I have a confession to make. I love brunch. I love the ritual of brunch. The mimosas; the savory, too rich dishes; the combination of “breakfast” foods and “lunch” foods; the idle chat with friends on a rare relaxed Saturday; the eggs and meat and muffins. Oh, my! And so when one of those videos from Tastemade designed to catch your eye caught my eye while scrolling through Pinterest one evening, I knew right then and there I had to make green souffle omelet for brunch with several of my theater friends following our most recent show. This fluffy, cheesy omelet is packed full of green spinach and flavor.
The technique has more steps and is slightly more time consuming than a regular omelet, but if you’re going to take the time to have brunch, it’s worth making the event special. If you have a stand mixer, it will make the process a little easier, but a hand mixer will work just as well. I felt there was too.much club soda and cut it to just a few tablespoons the second time I made this dish. (Use the leftover club soda for your cocktails.) Also with the generous amount of cheese, mind your salt levels.
It wasn’t clear what the recipe meant by “turn on the grill,” which I’m assuming were British instructions. After beginning the omelet in a cast iron pan on the stove for a minute or two, I baked this in the oven at 375° for 10 minutes. Then put the pan under the broiler for another two minutes. Keep an eye on it so as not to burn the cheese. You omlet could be divided in a myriad of ways. Cut into small wedges for a crowd or cut in half for a more intimate gathering. Leftovers do lose some fluffiness, but rewarm well. Serve with your favorite brunch cocktail and some fresh fruit.
Typically for St. Patrick’s Day my son Dylan and I enjoy corned beef, mashed potatoes, and Brussels sprouts. However this year we’ve endured practically an entire month of rain here in Virginia and decided maybe we’ll mix things up a bit with something more warming. Irish Beef Stew from Erica, Emily, and Echo at Fav Family Recipes seems to be a good choice. While neither of these dishes are truly traditional in Ireland, we enjoy celebrating the Irish side of our heritage with meals fairly well recognized in the United States. Also, I’m not sure I could convince Dylan to sample haggis.
The day I first tested this recipe, we had so much rain, there were threats of flash flooding. Schools were dismissed at 1:00pm. When Dylan and I made it home safely a half hour later, I decided to take advantage of an extra few hours on a weekday to move this delicious slow food recipe up on our weekly meal plan. Because of our time frame, I left the stew simmer for three hours on the stove top in my cast iron dutch oven instead of transferring the ingredients to the slow cooker. My body doesn’t always handle wheat well, so I used Bob’s Red Mill gluten free flour blend to coat the beef instead of wheat flour. The gluten free flour blend did just as nice a job of adding body to thicken the sauce as wheat flour. You could also choose not to use any flour at all, since the recipe calls for a slurry of cornstarch as well.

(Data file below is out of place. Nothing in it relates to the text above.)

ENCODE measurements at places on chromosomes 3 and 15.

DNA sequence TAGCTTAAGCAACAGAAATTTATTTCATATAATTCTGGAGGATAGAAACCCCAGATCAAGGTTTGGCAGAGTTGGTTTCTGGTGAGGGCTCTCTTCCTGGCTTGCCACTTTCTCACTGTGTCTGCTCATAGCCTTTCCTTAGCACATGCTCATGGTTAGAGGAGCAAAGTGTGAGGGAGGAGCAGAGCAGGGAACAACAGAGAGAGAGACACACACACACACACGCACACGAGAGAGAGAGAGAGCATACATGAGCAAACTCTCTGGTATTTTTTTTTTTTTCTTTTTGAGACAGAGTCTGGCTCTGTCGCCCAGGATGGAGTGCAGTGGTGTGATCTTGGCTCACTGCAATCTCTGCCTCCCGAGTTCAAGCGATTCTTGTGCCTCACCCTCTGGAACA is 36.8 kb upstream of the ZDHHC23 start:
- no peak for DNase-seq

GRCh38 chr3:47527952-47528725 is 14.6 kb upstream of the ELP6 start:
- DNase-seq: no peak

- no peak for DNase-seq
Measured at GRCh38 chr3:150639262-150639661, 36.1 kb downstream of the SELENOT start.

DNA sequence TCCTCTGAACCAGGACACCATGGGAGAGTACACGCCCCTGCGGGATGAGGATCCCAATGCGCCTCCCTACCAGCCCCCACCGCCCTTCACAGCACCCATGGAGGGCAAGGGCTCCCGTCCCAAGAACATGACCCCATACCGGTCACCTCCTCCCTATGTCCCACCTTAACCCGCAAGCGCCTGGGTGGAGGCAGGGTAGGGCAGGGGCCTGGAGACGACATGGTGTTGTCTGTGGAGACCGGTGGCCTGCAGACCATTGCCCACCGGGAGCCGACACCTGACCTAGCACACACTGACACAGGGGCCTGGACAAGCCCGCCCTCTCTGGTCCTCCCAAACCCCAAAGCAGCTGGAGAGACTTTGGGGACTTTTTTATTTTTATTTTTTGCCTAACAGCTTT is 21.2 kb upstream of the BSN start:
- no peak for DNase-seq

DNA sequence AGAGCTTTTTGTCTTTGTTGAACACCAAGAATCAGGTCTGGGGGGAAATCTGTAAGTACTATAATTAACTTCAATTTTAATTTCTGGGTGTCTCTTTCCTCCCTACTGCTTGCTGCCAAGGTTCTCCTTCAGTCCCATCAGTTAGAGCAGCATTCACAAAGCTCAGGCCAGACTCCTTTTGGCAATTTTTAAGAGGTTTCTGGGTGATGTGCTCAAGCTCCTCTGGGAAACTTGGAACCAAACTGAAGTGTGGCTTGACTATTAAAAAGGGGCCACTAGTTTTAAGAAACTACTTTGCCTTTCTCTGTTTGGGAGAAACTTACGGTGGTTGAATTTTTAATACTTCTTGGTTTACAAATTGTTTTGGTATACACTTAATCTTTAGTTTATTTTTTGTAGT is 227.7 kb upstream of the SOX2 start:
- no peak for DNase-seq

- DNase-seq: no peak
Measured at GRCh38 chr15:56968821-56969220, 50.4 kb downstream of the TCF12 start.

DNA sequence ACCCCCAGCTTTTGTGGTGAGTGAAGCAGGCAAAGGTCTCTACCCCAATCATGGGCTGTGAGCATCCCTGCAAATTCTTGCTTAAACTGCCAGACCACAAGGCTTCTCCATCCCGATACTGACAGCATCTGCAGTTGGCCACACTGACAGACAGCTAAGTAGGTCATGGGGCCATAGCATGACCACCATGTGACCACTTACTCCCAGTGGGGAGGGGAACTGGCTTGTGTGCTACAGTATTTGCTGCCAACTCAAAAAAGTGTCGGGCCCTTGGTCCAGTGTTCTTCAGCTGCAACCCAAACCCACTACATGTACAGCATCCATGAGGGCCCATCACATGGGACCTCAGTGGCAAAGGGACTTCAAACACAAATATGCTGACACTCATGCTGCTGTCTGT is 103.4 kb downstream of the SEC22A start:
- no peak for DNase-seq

While I’m a sucker for a good sauce, I felt there was too much liquid in this recipe for my idea of stew. The second time I made this, I cut all the liquid (broth, tomato paste, Worcestershire sauce, vinegar, and slurry) by half and kept a close eye on how the broth thickened as the beef stew simmered and reduced. You can always add some water if things feel a little dry for your tastes. The flavor of the tomato paste, Worcestershire sauce, and red wine vinegar was spot on, though. Having grown up with a waterier, less seasoned beef stew, I loved the heartiness of this recipe for Irish Beef Stew. Dylan and I soaked up our meal with some gluten free cheese bread that he loves. I had enough leftover, even with a teen boy’s insatiable appetite, to have a serving later in the week for lunch.
We’ve all been there, haven’t we? Days we have to work late. The kid has a scout meeting. You forgot a key ingredient for dinner. You need a comfort meal for dinner on your own. Or you want a fancy, but simple dish to fix with friends. Enter this easy spaghetti carbonara from SkinnyTaste. This quick and easy dish is perfect for those meals when you want food on the table fast and with little fuss.